These are only a few of the hundreds of passages that could be cited to point to a time of judgment yet to come in

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which every man who has ever lived will be involved and none will escape! If you took all the references of judgment out of the Bible, you would have a much smaller Bible.

Justice, Mercy, and Love

   There are many who say that judgment is not consistent with justice, mercy, and love. This is because they do not understand the nature of God. They have refused to accept the revelation of God's nature from the Bible.

   Judgment is consistent with justice. Justice demands the balancing of the scales, and without judgment this would be impossible. When Jeremiah said "a King shall . . . execute judgment and justice in the earth" (Jer. 23:5), he put these factors in juxtaposition. Justice is impossible without judgment. Law cannot exist without a penalty. Reason would tell us that there will be a time when the Hitlers, the Eichmanns, and the Stalins will be brought to an accounting. Otherwise there is no justice in the universe. Thousands of evil men have lived and practiced their evil upon others without seeming to pay a penalty in this life. Reason tells us that there will be a time when the crooked places will be made straight (Isaiah 45:2).

   Judgment is consistent with mercy. The God who would be merciful must move in mercy according to the standards of justice and righteousness. Judgment in no way conflicts with mercy; for if mercy is to be extended, judgment must be a part of the divine order. To be merciful without being just is a contradiction.

   The judge who administers justice must base his acts upon law. The breaking of law demands penalty. To show mercy in the face of broken law is to destroy order and create chaos. Mercy is a quality that cannot forget or neglect the principle

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of law. If it is not a universal attitude in all cases of broken law, it is destructive of order.

   A number of years ago I was stopped for driving too fast through a speed zone, and in the courtroom I pleaded guilty. The judge was not only friendly but rather embarrassed for me to be in his court. The fine was ten dollars. If he had let me go free, it would have been inconsistent with justice. The penalty had to be paid either by me or someone else!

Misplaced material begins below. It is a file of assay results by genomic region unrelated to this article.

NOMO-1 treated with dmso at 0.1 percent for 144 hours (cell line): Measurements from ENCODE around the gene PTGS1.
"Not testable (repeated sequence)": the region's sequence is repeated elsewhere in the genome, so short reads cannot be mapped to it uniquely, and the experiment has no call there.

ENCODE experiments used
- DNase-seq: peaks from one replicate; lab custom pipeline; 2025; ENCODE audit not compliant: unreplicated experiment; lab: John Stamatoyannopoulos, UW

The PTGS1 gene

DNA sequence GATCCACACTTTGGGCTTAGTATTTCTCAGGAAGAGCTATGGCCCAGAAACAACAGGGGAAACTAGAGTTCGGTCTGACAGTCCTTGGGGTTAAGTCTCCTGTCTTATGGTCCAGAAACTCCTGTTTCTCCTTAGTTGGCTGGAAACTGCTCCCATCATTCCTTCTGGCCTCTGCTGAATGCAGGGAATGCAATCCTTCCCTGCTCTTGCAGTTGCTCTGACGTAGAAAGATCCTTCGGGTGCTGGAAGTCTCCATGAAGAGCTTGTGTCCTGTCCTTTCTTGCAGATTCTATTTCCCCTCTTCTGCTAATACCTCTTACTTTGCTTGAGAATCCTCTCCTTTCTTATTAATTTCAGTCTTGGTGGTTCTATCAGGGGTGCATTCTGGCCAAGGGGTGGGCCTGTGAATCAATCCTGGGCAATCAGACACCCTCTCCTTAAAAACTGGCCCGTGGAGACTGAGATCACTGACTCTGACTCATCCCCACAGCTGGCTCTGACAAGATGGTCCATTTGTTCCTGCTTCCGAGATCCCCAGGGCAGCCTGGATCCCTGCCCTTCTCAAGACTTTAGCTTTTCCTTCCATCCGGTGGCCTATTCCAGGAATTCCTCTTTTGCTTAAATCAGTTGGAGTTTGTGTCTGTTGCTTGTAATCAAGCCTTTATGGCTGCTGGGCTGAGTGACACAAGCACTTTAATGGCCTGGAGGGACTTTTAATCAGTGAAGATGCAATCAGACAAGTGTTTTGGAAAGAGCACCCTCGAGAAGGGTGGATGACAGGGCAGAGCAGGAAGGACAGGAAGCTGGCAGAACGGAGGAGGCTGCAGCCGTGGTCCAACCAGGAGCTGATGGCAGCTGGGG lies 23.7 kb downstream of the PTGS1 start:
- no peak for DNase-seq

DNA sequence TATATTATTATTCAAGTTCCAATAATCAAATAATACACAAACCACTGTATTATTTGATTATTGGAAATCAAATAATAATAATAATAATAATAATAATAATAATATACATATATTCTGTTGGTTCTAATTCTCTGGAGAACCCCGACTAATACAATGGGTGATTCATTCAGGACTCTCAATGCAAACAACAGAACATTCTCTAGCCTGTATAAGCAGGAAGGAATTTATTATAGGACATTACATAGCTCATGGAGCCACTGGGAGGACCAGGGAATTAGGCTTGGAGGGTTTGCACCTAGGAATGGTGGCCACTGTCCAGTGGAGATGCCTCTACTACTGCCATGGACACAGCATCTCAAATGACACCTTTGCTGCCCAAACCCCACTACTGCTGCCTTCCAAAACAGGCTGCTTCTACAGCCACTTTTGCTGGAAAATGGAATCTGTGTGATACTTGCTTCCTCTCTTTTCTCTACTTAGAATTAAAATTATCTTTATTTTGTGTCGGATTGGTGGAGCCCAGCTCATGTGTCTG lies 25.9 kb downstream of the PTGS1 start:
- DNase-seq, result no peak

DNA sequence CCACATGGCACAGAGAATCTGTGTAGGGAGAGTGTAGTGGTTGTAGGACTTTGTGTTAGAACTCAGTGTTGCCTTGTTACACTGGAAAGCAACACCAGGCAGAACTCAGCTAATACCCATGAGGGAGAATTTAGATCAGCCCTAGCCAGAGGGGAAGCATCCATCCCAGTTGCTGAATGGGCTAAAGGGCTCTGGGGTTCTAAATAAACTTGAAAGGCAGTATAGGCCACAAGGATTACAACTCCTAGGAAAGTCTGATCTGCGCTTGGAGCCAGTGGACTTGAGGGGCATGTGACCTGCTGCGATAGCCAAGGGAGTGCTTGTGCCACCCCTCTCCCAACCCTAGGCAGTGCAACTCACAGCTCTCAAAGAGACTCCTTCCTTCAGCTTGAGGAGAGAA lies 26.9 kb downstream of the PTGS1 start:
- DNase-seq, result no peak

Judgment is consistent with love. A God of love must be a God of justice. It is because God loves that He is just. His justice balances His love and makes His acts of both love and justice meaningful. God could not consistently love men if He did not provide for the judgment of evildoers. His punishment of the evildoer and His separation of the righteous is a manifestation of God's great love. We must always look at the cross on the dark background of judgment. It was because God's love for man was so intense that He gave His Son so that man would not have to face the judgment.

   Judgment is necessary as a spur to conscience. Man needs the incentive of reward for goodness and the threat of punishment as a deterrent against evil. In the present composition of his moral nature, punishment is a necessary "goad" to his conscience. He requires this threat and its warning to prevent the doing of evil. This may not be the highest motive for doing good, but it is necessary in the imperfections that have existed in the moral nature of man since the Garden of Eden. We must take man as he is, not as he ought to be, and predicate our opinions of justice, mercy, love, and judgment on the character of God and the present imperfect nature of man. The "absolute ideal" does not exist except in the unreasoning fancy of the modern philosopher who spins his philosophical theories without consideration of the Biblical revelation of God and of man's spiritual disease.

   Suppose in any country that there were no police forces at all.

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There would be chaos overnight. Suppose there were no courts to straighten out the wrong. What a mess the country would be in. No one would be safe anywhere. In some cities people are not safe despite police protection, and on some streets even the policemen are in danger. And now and then a policeman himself is arrested for infraction of the law. The evil passions of men, even with law enforcement, are only slightly restrained. To this the daily newspaper testifies with its stories of crime.

The Last Great Conflict